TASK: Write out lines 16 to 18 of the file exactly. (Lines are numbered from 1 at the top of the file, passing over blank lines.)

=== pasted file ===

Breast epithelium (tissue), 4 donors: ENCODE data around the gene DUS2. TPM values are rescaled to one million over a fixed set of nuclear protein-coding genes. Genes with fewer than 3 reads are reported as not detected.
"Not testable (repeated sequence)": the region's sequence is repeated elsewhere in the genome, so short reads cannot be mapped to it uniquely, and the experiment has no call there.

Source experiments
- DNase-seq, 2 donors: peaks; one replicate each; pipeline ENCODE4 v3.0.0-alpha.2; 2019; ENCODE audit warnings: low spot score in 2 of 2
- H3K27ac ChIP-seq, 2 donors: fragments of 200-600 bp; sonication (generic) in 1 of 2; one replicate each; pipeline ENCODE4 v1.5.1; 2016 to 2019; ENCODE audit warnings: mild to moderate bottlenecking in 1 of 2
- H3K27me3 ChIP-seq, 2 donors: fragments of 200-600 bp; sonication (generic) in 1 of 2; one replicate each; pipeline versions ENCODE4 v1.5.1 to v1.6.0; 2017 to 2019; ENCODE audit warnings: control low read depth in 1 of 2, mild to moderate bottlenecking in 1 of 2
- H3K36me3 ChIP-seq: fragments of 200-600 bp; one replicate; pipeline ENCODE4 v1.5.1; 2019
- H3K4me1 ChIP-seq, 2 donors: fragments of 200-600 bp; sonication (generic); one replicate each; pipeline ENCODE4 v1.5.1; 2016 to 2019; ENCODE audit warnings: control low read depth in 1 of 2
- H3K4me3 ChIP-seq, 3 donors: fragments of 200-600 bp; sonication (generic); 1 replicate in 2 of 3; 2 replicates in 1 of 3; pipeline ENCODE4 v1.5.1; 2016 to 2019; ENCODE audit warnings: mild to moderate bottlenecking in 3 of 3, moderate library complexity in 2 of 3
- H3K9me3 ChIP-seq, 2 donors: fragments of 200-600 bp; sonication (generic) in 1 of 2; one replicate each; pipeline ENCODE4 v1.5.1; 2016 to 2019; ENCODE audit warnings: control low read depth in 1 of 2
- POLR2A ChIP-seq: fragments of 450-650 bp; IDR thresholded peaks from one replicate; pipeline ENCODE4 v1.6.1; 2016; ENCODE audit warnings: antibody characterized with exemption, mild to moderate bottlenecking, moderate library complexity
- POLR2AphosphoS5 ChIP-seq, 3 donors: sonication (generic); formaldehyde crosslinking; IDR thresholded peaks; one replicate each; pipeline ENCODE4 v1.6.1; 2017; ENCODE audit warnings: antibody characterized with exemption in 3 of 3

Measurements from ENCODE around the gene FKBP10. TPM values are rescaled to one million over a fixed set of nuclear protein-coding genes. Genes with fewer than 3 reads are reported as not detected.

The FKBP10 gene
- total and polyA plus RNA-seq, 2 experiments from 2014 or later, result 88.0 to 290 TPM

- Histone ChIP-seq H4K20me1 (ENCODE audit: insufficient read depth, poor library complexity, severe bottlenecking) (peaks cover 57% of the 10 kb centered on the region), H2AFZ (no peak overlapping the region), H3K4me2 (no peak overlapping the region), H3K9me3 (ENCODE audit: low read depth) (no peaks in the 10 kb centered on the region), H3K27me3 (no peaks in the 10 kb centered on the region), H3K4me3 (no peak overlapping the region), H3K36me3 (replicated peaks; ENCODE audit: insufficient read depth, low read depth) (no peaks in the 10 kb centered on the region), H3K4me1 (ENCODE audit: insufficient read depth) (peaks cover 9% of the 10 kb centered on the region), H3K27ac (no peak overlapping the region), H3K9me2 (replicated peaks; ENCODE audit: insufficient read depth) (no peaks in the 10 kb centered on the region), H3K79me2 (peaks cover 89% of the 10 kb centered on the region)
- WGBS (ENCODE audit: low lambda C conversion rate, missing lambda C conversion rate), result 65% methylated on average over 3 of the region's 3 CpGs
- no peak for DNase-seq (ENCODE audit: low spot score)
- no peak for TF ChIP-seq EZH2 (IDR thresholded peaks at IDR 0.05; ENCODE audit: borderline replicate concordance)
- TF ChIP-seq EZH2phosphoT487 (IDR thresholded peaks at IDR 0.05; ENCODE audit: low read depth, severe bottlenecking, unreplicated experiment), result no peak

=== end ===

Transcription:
- Histone ChIP-seq H4K20me1 (ENCODE audit: insufficient read depth, poor library complexity, severe bottlenecking) (peaks cover 57% of the 10 kb centered on the region), H2AFZ (no peak overlapping the region), H3K4me2 (no peak overlapping the region), H3K9me3 (ENCODE audit: low read depth) (no peaks in the 10 kb centered on the region), H3K27me3 (no peaks in the 10 kb centered on the region), H3K4me3 (no peak overlapping the region), H3K36me3 (replicated peaks; ENCODE audit: insufficient read depth, low read depth) (no peaks in the 10 kb centered on the region), H3K4me1 (ENCODE audit: insufficient read depth) (peaks cover 9% of the 10 kb centered on the region), H3K27ac (no peak overlapping the region), H3K9me2 (replicated peaks; ENCODE audit: insufficient read depth) (no peaks in the 10 kb centered on the region), H3K79me2 (peaks cover 89% of the 10 kb centered on the region)
- WGBS (ENCODE audit: low lambda C conversion rate, missing lambda C conversion rate), result 65% methylated on average over 3 of the region's 3 CpGs
- no peak for DNase-seq (ENCODE audit: low spot score)